We also note that within the framework of stirring up hatred, the offence of possessing inflammatory material is incorporated. Such material may be threatening, abusive or insulting with a view of communicating the material to another person (regardless of his or her intention to stir up hatred), which is particularly troublesome. What if someone is possessing material which may, in fact, be insulting, for research purposes? What if that person wishes to share that material with a colleague for the same purpose? At what point do authorities intervene and determine the intention to communicate? How will this happen in practice? The lines – both conceptually and practically are blurry. Furthermore, we are concerned with the disproportionality that marks the punishment of ‘stirring up hatred’ which can lead to seven years’ imprisonment. In Handyside v The United Kingdom, The European Court of Human Rights (ECtHR) has stressed that ‘every formality, condition, restriction or penalty imposed in this sphere [i.e. Article 10] must be proportionate to the legitimate aim pursued.’ In Incal v Turkey, the ECtHR held that States must avoid resorting to criminal proceedings in the realm of speech. It further noted that if criminal measures are to be adopted, they must have the potential to respond to the impugned speech ‘appropriately and without excess to such remarks.’ As such, the punishment must be proportionate to the legitimate aim pursued and necessary in a democratic society. It seems difficult to reconcile a seven-year imprisonment for an offence which is ‘likely’ (but not intended) to stir up the abstract and undefined by the Bill notion of hatred, with the doctrine of proportionality. The element of proportionality is also incorporated in the articulation of Article 19 of the ICCPR and relevant case-law of the Human Rights Committee. The Committee held that any restrictions to free speech must meet the strict tests of necessity and proportionality and must not be too broad.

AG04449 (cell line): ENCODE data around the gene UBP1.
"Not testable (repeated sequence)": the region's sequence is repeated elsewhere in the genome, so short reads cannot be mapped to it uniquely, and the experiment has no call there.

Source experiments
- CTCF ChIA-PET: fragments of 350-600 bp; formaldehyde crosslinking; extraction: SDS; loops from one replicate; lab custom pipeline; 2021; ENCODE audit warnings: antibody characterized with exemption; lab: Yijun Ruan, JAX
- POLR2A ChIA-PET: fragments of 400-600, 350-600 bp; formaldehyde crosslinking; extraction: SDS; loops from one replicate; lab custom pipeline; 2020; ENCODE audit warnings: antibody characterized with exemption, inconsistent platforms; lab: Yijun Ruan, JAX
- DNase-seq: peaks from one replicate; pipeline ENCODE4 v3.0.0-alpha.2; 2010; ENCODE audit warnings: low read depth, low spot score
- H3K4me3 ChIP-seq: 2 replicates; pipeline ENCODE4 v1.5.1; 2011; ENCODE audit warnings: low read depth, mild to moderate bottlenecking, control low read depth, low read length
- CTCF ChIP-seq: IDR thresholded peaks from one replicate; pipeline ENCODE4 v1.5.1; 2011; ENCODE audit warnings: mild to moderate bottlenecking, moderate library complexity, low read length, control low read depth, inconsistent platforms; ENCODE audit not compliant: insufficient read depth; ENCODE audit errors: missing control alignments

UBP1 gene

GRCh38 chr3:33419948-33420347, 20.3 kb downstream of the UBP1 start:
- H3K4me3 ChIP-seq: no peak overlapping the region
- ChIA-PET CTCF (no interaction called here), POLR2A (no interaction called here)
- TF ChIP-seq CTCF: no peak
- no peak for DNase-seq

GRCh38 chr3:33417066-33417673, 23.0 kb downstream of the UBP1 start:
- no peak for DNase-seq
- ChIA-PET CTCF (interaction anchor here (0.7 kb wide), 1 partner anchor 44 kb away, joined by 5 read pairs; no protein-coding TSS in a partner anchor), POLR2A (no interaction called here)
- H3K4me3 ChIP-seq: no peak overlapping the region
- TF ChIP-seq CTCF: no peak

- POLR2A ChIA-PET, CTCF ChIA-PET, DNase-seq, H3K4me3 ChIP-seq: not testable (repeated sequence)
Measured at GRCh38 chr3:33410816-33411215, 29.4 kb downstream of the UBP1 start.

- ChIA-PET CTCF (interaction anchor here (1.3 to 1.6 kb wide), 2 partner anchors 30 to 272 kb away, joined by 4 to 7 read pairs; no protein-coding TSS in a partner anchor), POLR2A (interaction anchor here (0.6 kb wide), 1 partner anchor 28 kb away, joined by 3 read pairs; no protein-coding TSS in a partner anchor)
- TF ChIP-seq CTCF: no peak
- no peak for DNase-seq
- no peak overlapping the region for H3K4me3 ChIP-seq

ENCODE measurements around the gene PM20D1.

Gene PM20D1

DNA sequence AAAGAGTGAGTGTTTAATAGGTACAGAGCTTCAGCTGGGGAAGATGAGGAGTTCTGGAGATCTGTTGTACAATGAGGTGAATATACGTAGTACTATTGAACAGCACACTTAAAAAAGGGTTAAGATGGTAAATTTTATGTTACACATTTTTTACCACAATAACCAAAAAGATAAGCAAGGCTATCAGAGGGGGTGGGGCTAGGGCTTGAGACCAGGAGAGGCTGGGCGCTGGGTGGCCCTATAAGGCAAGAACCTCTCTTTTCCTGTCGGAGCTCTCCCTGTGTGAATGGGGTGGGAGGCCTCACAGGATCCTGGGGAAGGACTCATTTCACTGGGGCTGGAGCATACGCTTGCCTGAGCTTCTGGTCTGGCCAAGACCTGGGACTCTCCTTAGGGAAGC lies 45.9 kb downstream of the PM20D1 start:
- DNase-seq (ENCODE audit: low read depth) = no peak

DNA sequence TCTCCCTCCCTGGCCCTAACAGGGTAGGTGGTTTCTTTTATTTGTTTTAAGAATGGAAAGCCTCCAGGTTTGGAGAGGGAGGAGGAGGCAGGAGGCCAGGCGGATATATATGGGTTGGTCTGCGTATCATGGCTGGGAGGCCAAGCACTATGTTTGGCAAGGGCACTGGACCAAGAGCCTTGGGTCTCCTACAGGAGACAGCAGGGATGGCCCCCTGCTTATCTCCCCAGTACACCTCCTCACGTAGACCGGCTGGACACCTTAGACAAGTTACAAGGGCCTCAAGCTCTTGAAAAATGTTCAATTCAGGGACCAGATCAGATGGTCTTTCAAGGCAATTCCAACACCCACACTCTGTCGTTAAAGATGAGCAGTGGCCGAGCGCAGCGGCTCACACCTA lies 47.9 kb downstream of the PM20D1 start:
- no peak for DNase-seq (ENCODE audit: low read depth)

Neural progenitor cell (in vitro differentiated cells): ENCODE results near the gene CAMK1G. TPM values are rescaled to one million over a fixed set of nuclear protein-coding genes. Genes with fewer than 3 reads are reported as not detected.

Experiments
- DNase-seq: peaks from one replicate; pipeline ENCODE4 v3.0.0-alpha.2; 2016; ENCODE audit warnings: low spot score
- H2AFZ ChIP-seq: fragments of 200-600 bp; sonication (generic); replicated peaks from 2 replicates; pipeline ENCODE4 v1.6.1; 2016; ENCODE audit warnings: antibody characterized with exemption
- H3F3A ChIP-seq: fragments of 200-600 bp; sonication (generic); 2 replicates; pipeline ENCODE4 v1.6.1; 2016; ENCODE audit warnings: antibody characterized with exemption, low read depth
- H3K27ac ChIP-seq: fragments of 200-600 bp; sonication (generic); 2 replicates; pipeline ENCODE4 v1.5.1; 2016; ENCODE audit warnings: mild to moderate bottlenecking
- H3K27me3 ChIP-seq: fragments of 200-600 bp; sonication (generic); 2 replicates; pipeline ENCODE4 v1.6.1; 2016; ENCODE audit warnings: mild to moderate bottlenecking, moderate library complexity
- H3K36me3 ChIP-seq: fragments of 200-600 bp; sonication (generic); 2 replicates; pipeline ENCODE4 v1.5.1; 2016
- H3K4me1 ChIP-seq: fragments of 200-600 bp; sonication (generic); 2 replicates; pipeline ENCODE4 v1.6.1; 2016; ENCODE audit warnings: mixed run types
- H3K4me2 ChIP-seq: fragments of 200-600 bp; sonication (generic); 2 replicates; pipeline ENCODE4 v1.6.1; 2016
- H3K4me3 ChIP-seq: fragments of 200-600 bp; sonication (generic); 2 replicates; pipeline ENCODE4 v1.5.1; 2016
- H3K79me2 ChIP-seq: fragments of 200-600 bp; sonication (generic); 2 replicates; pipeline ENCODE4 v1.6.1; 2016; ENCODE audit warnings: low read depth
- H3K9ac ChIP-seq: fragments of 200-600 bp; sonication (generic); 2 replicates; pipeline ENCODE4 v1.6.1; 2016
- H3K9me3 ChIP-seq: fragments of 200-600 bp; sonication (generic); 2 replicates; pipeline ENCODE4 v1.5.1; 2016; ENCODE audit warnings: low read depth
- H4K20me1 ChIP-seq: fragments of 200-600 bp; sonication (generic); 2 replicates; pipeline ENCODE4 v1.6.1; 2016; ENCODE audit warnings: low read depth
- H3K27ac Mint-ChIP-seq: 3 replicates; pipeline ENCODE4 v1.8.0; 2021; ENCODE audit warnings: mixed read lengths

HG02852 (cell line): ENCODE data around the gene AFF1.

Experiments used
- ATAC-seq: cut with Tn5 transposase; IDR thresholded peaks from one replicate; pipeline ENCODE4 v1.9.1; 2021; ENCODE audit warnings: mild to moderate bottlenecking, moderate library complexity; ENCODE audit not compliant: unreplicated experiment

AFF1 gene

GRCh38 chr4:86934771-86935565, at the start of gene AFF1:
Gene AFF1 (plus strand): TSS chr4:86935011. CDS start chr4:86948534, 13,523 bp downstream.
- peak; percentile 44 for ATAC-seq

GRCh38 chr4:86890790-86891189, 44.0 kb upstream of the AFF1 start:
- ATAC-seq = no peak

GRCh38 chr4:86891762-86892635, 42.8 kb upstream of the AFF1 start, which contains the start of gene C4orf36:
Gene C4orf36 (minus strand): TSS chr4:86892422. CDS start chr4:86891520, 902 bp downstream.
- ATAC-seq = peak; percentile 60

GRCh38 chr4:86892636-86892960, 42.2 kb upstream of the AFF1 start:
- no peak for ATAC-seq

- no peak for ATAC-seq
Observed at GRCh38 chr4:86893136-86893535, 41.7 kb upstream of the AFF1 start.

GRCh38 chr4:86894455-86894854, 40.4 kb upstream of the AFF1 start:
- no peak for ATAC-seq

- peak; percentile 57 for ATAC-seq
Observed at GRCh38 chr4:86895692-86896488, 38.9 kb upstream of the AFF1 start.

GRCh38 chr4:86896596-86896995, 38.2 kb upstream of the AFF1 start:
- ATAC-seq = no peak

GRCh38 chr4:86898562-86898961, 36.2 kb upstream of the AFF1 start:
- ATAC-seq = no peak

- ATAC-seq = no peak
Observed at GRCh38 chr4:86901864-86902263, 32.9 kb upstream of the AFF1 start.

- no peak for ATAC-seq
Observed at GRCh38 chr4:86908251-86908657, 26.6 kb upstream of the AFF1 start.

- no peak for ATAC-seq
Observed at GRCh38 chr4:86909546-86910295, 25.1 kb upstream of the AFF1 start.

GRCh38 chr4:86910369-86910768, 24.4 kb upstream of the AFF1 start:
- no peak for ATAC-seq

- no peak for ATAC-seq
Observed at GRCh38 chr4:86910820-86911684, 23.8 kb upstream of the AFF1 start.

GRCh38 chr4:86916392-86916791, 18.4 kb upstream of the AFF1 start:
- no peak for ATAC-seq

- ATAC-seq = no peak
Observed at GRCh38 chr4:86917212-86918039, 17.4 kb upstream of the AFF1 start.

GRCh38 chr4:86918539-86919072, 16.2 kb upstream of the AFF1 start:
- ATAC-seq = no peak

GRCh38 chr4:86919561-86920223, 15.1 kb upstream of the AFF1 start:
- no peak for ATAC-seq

Importantly, in relation to both above parts, we note that the dangers to free speech become even more pressing with the present Bill which, although entitled ‘Hate Crime and Public Order’ deal with the criminalisation of both speech and actual violence (to person or property).